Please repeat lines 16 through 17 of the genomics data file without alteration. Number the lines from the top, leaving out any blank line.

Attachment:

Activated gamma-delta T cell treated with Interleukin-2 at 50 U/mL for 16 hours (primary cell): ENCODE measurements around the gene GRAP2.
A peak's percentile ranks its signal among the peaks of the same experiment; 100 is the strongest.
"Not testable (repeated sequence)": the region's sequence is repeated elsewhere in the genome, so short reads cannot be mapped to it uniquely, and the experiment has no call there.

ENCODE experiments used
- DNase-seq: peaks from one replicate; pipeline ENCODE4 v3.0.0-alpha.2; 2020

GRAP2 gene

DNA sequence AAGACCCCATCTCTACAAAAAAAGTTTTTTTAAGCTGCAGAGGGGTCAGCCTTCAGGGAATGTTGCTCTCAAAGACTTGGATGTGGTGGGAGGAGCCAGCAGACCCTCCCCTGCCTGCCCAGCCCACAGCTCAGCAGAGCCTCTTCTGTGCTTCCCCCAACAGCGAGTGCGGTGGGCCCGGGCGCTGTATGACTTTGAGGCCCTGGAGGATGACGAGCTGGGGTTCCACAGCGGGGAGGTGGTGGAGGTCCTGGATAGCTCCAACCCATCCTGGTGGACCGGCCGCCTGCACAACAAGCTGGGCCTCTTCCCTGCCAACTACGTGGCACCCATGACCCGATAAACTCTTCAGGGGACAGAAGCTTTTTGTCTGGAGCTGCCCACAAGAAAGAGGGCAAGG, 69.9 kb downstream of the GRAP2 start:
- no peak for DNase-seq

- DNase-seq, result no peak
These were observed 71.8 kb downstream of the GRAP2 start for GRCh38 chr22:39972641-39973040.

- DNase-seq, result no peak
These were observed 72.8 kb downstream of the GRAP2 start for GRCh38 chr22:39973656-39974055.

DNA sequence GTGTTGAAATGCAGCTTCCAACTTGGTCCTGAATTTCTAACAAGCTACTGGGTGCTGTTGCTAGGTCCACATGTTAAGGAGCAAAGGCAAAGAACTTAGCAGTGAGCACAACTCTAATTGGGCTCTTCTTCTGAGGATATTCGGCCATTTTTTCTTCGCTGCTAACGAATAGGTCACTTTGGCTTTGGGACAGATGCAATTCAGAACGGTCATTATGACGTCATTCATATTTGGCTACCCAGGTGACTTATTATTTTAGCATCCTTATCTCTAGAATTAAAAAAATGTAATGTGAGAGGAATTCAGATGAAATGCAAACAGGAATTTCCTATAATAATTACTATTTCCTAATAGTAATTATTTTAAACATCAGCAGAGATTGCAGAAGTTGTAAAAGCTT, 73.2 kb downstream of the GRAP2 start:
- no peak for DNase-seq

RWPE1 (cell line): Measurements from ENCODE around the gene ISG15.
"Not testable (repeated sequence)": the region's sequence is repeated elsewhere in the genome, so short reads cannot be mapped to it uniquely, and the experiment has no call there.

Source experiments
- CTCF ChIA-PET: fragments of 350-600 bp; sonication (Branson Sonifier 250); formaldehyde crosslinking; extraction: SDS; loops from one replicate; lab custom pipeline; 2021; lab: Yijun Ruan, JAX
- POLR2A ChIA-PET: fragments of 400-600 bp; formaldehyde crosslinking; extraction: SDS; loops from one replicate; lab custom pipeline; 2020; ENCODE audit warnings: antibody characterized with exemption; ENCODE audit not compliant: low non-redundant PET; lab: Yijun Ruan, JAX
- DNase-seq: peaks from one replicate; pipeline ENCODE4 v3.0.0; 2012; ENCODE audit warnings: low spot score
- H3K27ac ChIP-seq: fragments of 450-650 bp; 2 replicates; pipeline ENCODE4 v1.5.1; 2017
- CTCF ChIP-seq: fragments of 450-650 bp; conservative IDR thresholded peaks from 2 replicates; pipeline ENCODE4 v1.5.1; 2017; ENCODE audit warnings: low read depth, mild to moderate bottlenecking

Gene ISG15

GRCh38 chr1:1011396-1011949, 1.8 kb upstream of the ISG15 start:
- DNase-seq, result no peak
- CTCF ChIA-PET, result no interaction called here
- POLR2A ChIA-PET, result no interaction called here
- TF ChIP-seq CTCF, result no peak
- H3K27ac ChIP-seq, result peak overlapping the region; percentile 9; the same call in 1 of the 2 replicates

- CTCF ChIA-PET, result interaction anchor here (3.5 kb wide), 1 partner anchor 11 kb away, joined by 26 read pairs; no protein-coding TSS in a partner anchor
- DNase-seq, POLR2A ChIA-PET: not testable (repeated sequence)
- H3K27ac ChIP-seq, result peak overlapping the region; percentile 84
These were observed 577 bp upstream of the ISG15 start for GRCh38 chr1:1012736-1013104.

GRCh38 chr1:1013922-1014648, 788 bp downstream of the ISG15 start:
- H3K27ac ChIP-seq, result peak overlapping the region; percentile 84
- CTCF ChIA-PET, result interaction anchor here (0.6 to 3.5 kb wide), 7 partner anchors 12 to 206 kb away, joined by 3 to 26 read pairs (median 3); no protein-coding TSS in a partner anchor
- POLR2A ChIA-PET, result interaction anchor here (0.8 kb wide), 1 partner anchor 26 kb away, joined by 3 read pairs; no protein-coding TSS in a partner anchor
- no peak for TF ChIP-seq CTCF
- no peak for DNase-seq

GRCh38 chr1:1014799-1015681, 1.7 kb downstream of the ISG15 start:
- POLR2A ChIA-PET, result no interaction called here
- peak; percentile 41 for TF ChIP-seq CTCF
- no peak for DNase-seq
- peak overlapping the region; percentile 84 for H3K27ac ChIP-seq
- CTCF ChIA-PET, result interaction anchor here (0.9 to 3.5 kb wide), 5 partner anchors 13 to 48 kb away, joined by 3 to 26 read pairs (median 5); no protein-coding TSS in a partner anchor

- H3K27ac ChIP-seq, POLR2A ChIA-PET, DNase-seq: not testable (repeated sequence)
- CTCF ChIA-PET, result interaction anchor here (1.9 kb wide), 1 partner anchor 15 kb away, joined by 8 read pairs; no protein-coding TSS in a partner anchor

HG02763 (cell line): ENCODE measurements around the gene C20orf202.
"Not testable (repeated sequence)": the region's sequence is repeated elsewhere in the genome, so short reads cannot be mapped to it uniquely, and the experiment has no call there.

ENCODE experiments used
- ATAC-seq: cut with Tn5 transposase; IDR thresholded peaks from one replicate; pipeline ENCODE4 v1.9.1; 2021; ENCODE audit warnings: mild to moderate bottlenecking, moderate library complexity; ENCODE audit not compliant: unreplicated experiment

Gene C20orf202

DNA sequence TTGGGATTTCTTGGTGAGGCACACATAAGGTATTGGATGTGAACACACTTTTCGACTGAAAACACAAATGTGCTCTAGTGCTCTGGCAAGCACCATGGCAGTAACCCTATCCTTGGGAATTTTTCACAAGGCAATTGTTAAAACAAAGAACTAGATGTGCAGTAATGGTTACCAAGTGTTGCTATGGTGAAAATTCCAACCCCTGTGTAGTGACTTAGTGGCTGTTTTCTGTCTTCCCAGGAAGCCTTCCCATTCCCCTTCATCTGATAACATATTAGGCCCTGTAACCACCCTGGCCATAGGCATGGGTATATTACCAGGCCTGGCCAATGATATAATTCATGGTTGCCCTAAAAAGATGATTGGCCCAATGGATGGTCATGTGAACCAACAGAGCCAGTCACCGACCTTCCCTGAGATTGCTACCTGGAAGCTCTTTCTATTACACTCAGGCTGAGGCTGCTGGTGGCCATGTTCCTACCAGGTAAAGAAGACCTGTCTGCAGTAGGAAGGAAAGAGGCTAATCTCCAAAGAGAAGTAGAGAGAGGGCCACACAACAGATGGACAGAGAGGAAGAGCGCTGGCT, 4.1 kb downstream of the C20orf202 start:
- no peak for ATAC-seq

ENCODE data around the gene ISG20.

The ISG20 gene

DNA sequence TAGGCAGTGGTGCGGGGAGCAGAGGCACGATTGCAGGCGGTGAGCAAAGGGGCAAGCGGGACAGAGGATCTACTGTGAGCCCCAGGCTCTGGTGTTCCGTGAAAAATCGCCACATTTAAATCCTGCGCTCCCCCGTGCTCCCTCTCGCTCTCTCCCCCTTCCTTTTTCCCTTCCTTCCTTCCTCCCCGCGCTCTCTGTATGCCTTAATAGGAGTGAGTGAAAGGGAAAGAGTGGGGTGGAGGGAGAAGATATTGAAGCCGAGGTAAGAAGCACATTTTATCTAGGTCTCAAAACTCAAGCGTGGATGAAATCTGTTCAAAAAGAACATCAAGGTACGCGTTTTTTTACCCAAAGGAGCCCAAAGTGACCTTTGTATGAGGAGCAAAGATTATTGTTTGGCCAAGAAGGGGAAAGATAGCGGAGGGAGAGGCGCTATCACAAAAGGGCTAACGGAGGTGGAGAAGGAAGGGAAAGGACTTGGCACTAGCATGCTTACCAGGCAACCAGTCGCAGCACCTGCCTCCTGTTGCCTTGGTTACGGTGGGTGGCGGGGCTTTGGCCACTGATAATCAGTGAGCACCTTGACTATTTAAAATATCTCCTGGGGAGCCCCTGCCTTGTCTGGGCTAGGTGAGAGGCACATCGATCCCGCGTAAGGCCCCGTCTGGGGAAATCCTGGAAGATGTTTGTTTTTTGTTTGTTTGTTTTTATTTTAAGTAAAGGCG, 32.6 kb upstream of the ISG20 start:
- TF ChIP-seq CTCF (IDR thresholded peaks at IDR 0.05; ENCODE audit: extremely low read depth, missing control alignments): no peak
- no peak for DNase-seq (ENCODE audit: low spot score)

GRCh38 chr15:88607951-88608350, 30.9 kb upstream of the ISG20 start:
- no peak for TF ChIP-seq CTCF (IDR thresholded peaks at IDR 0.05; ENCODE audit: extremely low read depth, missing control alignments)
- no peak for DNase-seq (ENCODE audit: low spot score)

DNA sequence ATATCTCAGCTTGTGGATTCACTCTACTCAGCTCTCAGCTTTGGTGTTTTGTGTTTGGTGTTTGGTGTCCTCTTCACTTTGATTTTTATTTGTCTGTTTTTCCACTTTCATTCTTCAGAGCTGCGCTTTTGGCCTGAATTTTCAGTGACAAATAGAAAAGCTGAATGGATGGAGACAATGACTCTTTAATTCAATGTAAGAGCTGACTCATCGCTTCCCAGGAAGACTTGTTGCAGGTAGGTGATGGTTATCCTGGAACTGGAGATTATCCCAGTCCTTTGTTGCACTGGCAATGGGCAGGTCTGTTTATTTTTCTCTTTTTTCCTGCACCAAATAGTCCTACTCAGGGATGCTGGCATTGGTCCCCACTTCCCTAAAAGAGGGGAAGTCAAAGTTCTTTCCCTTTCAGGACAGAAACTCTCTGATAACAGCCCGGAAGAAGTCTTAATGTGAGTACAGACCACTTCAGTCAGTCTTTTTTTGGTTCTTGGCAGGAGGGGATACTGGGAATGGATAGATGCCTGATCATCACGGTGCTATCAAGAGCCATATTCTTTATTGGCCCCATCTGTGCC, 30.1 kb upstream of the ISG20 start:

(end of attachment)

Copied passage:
"Not testable (repeated sequence)": the region's sequence is repeated elsewhere in the genome, so short reads cannot be mapped to it uniquely, and the experiment has no call there.

Source experiments